An Investment in Women
Global Population Program Director Kim Lovell (third from left) with Sierra Club volunteers Virginia Phelps, Karen Gaia Pitts, and Chuck Knutson at the Chico Sustainability Conference
By Kim Lovell, Sierra Club Global Population & the Environment Program Director
As the world celebrates International Women's Day today with tweet-a-thons, film screenings, and high-profile speaking events, I am celebrating at the Chico Sustainability Conference at California State University, Chico, with a small group of committed Sierra Club volunteers. Nestled between panels on clean energy, green gardening, water pollution, and composting, we are making the case for an investment with profound impacts on the sustainability of communities, environments, and the people who depend on them—an investment in women.
In most parts of the world, women serve as a family's primary resource manager, responsible for the procurement of food, water, and other resources to keep a household running and ensure that children are healthy and fed. Given this responsibility, women contribute to the health of the land and community around them; thus, risks to the environment, like those stemming from climate disruption, affect women disproportionately. Investing in the health, education, and livelihoods of women not only helps them to thrive in a changing environment, it empowers women to help solve global crises like resource stress and climate disruption.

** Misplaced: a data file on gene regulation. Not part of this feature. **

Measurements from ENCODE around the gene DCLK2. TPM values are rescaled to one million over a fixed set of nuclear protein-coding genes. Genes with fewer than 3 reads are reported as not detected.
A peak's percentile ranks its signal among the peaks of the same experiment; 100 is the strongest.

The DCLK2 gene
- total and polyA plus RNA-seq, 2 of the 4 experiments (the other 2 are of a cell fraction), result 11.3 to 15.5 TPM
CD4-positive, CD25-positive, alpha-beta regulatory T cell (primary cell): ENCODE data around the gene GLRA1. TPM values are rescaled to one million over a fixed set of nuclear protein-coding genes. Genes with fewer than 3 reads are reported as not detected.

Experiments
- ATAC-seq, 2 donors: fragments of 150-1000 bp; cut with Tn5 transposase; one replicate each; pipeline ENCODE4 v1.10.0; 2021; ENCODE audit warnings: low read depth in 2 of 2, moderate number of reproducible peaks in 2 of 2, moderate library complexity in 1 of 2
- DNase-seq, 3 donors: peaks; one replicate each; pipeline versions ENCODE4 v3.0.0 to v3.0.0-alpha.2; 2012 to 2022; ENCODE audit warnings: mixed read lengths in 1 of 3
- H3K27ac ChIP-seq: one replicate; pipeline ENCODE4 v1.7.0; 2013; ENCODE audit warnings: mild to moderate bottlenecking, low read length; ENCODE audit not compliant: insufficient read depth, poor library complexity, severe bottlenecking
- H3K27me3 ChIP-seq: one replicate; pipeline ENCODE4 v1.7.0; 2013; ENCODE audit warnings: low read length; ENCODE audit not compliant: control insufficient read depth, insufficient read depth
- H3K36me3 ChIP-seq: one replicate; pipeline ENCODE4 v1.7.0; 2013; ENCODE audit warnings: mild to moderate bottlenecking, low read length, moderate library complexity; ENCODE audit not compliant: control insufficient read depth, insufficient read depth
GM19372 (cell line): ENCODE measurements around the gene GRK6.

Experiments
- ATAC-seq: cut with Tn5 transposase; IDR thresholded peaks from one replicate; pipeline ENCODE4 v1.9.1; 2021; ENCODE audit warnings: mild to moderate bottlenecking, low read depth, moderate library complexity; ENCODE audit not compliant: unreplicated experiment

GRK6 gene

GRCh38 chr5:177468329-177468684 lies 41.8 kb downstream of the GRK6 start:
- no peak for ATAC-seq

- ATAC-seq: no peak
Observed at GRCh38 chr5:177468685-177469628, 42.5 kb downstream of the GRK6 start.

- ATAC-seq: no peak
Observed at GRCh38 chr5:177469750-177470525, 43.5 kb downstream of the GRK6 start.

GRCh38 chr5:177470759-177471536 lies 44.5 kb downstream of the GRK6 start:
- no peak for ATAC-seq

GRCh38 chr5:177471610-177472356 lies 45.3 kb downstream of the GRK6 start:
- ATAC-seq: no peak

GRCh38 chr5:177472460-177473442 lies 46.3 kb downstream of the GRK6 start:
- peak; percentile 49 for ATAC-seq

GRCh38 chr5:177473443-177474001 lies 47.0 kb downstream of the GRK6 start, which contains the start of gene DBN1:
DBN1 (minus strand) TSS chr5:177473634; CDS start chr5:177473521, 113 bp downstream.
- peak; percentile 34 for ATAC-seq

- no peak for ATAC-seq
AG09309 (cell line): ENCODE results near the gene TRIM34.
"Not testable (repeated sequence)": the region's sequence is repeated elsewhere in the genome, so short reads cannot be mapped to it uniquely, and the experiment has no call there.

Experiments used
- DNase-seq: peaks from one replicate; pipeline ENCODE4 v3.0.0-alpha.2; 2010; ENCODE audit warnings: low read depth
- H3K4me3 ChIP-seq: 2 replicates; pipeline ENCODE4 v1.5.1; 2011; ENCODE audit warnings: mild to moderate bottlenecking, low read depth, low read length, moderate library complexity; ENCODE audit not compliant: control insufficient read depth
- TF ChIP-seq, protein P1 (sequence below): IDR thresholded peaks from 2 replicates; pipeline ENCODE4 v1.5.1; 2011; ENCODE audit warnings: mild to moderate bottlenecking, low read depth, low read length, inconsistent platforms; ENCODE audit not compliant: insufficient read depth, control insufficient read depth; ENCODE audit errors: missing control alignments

One investment we're highlighting at the conference today is voluntary family planning. There are 222 million women in the world who want to plan their family size but are not currently using a modern method of contraception, either because these forms of contraception are inaccessible or too expensive. Eliminating the barriers to this important health intervention by making contraception more accessible and affordable has far-reaching benefits. Women who are able to make their own decisions about family size have an easier time acquiring what's needed for a healthy, thriving family, and are better able to help manage a community's resources. And when aggregated, the broader effect of increased availability of resources for family planning decreases carbon pollution and helps slow the worsening climate crisis that affects women and their families.
The Sierra Club volunteers I'm speaking with today have unlocked the secret to a more sustainable world, and they're working tirelessly to spread that message wherever possible. The health of our families, communities, and planet are intricately tied, and investing in women is a critical step to ensuring the sustainability of all three. This International Women's Day, I'm proud to be putting women at the center of discussions regarding health, the environment, and the future of our planet. It's a spot they've certainly earned.